While you use 256k bin files (0x00000 -> 0x3FFFF) to program the F3v2, the whole memory area isn’t visible to the ECM.  The memory area has other things in it like RAM, I/O and stuff other than code and calibration.  If the F3v2 were to “answer” over the entire address range called out by the ECM, it would effectively crash the system because the brain of the ECM wouldn’t be able to communicate with other necessary peripherals.  By default, the F3v2 doesn’t respond in certain memory areas in order to let other devices answer on those addresses.  This allows the tune to be changed (addresses it answers to) and other peripherals to communicate in the same memory space (addresses it doesn’t answer to).  These areas aren’t the same for EECIV-32k, EECIV-56k, EECV 2 bank and EECV 4 bank (the 3 possible memory layouts) so it can’t just run a hard-coded set of addresses and work on 86-04 vehicles.  The F3v2 chip has logic to try and automatically detect which memory addresses it should answer on and which ones it shouldn’t.  We’d like to think it gets things right most of the time but you can manually control some aspects of the masking behavior if you think it is necessary.

One important piece of information regarding this: if you PROGRAM a F3v2, all masking will be disabled until you power cycle (i.e. unplug from programmer) the chip.  After a write operation, you will always be able to read the entire 256k address space, regardless of jumper settings!  This is done to ensure that any program written to the chip can be verified in its entirety.  In order to see how masking affects the data presented, you MUST power cycle the chip.  Doing a read after power cycling a chip may present different data and fail a “verify” operation depending on the original contents programmed to the chip.  After power cycling the chip, any data in masked regions will be read as “FF” instead of the data originally programmed in order to be compatible with the Ford EEC memory bus.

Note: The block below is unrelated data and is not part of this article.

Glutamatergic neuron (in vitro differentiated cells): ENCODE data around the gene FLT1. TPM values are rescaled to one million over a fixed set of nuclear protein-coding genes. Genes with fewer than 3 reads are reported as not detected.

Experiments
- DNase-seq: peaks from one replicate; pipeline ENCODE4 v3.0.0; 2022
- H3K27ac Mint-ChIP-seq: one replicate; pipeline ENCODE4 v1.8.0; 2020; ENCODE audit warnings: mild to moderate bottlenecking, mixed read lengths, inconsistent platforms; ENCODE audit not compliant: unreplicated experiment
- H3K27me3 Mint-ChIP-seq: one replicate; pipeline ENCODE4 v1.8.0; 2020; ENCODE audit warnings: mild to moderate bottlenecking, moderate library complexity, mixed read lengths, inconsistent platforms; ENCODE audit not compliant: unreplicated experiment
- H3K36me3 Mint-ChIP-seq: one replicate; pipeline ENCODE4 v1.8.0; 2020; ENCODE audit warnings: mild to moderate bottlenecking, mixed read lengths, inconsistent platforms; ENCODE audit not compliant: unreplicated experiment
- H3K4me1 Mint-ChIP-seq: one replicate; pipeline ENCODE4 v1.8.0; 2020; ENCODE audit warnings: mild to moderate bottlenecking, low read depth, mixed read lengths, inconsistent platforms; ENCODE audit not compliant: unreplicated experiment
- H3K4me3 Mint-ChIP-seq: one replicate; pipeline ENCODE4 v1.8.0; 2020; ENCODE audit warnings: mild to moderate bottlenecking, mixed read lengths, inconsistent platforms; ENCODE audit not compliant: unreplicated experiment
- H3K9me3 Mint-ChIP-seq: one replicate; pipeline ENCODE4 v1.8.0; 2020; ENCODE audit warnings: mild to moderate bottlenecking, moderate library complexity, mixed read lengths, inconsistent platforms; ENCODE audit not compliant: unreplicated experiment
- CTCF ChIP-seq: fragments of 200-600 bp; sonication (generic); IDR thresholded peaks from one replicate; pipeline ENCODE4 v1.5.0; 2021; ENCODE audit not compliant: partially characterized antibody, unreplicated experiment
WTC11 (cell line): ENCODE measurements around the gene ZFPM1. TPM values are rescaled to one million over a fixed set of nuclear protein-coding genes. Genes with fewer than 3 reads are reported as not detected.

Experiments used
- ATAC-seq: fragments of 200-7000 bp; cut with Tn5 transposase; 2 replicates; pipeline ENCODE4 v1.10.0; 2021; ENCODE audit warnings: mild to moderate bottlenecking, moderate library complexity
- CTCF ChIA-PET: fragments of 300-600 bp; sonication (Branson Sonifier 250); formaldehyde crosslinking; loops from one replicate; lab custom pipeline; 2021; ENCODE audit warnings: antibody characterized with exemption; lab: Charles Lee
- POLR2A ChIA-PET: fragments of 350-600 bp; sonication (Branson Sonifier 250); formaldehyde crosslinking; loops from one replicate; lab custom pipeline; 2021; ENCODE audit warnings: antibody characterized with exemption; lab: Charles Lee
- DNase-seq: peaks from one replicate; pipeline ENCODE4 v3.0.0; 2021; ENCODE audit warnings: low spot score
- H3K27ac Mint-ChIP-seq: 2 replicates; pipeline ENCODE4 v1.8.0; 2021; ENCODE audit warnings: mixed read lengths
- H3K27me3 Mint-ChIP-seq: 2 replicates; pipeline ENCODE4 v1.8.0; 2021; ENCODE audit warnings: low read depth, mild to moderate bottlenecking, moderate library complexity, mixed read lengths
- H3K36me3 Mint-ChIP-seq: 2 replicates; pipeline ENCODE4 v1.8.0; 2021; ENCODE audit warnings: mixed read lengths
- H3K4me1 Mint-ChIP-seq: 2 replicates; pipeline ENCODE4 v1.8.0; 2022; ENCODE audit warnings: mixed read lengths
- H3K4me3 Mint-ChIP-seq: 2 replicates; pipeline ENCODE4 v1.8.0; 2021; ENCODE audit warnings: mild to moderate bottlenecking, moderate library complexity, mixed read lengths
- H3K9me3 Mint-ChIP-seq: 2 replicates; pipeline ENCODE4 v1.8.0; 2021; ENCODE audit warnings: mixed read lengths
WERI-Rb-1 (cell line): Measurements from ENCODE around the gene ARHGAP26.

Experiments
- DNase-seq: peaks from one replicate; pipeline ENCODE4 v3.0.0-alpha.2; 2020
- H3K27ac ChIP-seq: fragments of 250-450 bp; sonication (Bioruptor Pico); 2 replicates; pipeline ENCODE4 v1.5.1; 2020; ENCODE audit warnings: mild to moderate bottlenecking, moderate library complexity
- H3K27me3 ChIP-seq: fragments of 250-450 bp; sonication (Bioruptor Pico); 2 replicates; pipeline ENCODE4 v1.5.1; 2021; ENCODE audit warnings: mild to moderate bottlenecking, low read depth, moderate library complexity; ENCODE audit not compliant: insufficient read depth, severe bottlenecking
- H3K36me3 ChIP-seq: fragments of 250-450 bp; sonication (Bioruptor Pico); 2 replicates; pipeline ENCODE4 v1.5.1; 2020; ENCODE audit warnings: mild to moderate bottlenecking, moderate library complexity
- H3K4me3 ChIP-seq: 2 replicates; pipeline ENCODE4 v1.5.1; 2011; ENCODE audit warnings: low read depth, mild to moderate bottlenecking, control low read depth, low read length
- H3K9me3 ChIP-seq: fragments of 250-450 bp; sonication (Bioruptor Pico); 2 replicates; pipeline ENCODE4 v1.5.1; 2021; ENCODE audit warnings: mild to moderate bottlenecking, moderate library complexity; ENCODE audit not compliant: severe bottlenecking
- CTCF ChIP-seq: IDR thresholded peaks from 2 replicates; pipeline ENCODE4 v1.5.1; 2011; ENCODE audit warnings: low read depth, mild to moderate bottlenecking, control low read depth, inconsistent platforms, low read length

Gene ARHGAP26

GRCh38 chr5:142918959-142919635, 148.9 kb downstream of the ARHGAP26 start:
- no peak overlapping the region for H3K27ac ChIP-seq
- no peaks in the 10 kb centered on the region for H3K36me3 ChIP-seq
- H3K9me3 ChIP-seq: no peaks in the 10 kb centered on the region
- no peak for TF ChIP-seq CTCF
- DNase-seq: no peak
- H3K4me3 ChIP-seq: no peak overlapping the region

There are two jumpers on the underside of the F3v2:


For sake of discussion, we’re going to call these “inner” and “outer” as they are not labelled on the circuit board.  In this picture, the “Outer” jumper has been soldered to bridge it and the “Inner” jumper is still open.  (Open = factory setting)

Each of these jumpers controls masking a specific region of memory.  When they are soldered, the F3v2 will always present the data you are programming.  When they are not soldered, the F3v2 autodetection logic is active.


The “Inner” jumper controls presenting the region from 0x01E000 -> 0x01FFFF.

  • Not 100% sure on use case for this but it’s there. I’m thinking manual EECV-2bank selection perhaps?

The “Outer” jumper controls presenting the region from 0x03FF00 -> 0x03FFFF.

  • This is the “top” of the single bank used in EECIV and is known to be used by the CBAZA strategy, in which case it would need to be passed through for all settings in the tune to work on the chip.  F3 (first gen) chip adapters had a “bug” when used on CBAZA applications where some settings wouldn’t work – this is why.  Autodetection logic *should* catch the EECIV use case and pass this memory region through but this jumper allows manual control should it be necessary.
  • In EECV 4 bank applications(and maybe EECV2 bank – I’m not sure), this memory area has a special name – the VID block.  The VID block is used to store vehicle-specific settings such as but not limited to VIN, PATS security keys, rear end ratio, tire size and more.  The default behavior of the F3v2 chip is to “pass through” the information programmed in the factory VID block regardless of the data programmed in the chip.  This has been the “standard” behavior for most Ford chips on the market.  If you wished to override the contents of the factory VID block with a F3v2 chip, you would need to solder the outer jumper.  Make sure that you have programmed the chip with a valid VID block from 0x03FF00 -> 0x03FFFF if you solder this jumper!  Failure to do so will cause PATS-equipped vehicles to not start due to invalid anti-theft system data.
  • The picture above shows this jumper soldered to override masking in the 0x03FF00 -> 0x03FFFF region.